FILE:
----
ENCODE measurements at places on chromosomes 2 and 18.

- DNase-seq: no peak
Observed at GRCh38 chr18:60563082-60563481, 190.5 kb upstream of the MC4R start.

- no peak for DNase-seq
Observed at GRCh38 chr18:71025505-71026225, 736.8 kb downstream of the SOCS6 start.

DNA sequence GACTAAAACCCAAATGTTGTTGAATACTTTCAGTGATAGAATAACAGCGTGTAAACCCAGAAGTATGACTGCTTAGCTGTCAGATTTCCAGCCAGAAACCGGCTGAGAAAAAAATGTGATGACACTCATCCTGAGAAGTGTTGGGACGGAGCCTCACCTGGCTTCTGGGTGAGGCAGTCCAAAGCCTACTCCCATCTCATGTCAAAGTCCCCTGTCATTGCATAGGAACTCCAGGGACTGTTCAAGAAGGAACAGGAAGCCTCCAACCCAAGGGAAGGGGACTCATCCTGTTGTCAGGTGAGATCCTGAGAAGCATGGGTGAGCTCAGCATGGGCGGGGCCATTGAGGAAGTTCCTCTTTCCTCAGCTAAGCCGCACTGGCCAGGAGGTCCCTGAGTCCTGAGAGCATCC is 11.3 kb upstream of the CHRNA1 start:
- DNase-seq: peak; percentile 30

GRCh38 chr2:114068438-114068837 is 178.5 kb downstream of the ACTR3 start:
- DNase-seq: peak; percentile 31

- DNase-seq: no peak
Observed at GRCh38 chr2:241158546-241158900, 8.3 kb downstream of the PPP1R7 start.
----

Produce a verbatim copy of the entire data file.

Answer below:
ENCODE measurements at places on chromosomes 2 and 18.

- DNase-seq: no peak
Observed at GRCh38 chr18:60563082-60563481, 190.5 kb upstream of the MC4R start.

- no peak for DNase-seq
Observed at GRCh38 chr18:71025505-71026225, 736.8 kb downstream of the SOCS6 start.

DNA sequence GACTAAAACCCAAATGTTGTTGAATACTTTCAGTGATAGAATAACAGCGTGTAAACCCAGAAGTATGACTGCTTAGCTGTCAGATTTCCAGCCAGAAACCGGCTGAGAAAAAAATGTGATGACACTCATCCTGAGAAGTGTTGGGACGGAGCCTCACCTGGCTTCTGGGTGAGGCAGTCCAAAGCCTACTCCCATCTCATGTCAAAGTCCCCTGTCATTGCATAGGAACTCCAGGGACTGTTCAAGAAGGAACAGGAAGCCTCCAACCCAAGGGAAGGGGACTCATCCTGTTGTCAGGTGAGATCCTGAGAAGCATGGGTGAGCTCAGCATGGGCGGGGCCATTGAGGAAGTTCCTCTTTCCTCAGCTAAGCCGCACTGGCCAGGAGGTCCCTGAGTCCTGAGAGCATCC is 11.3 kb upstream of the CHRNA1 start:
- DNase-seq: peak; percentile 30

GRCh38 chr2:114068438-114068837 is 178.5 kb downstream of the ACTR3 start:
- DNase-seq: peak; percentile 31

- DNase-seq: no peak
Observed at GRCh38 chr2:241158546-241158900, 8.3 kb downstream of the PPP1R7 start.